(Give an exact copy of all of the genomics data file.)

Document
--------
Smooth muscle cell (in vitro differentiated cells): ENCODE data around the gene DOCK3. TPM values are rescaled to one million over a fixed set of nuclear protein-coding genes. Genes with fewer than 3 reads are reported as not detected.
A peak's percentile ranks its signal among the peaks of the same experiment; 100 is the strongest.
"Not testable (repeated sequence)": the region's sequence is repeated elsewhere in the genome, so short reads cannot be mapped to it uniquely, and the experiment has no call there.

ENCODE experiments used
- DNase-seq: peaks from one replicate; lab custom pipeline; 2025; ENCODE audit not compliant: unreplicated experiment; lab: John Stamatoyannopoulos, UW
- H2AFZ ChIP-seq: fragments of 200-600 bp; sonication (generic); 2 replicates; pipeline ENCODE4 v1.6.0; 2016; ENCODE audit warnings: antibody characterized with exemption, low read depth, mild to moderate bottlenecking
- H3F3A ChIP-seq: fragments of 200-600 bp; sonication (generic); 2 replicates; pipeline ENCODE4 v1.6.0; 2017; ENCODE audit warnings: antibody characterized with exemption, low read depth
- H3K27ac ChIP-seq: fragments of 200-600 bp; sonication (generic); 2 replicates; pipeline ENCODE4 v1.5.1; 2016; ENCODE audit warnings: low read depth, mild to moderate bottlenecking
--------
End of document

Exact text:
Smooth muscle cell (in vitro differentiated cells): ENCODE data around the gene DOCK3. TPM values are rescaled to one million over a fixed set of nuclear protein-coding genes. Genes with fewer than 3 reads are reported as not detected.
A peak's percentile ranks its signal among the peaks of the same experiment; 100 is the strongest.
"Not testable (repeated sequence)": the region's sequence is repeated elsewhere in the genome, so short reads cannot be mapped to it uniquely, and the experiment has no call there.

ENCODE experiments used
- DNase-seq: peaks from one replicate; lab custom pipeline; 2025; ENCODE audit not compliant: unreplicated experiment; lab: John Stamatoyannopoulos, UW
- H2AFZ ChIP-seq: fragments of 200-600 bp; sonication (generic); 2 replicates; pipeline ENCODE4 v1.6.0; 2016; ENCODE audit warnings: antibody characterized with exemption, low read depth, mild to moderate bottlenecking
- H3F3A ChIP-seq: fragments of 200-600 bp; sonication (generic); 2 replicates; pipeline ENCODE4 v1.6.0; 2017; ENCODE audit warnings: antibody characterized with exemption, low read depth
- H3K27ac ChIP-seq: fragments of 200-600 bp; sonication (generic); 2 replicates; pipeline ENCODE4 v1.5.1; 2016; ENCODE audit warnings: low read depth, mild to moderate bottlenecking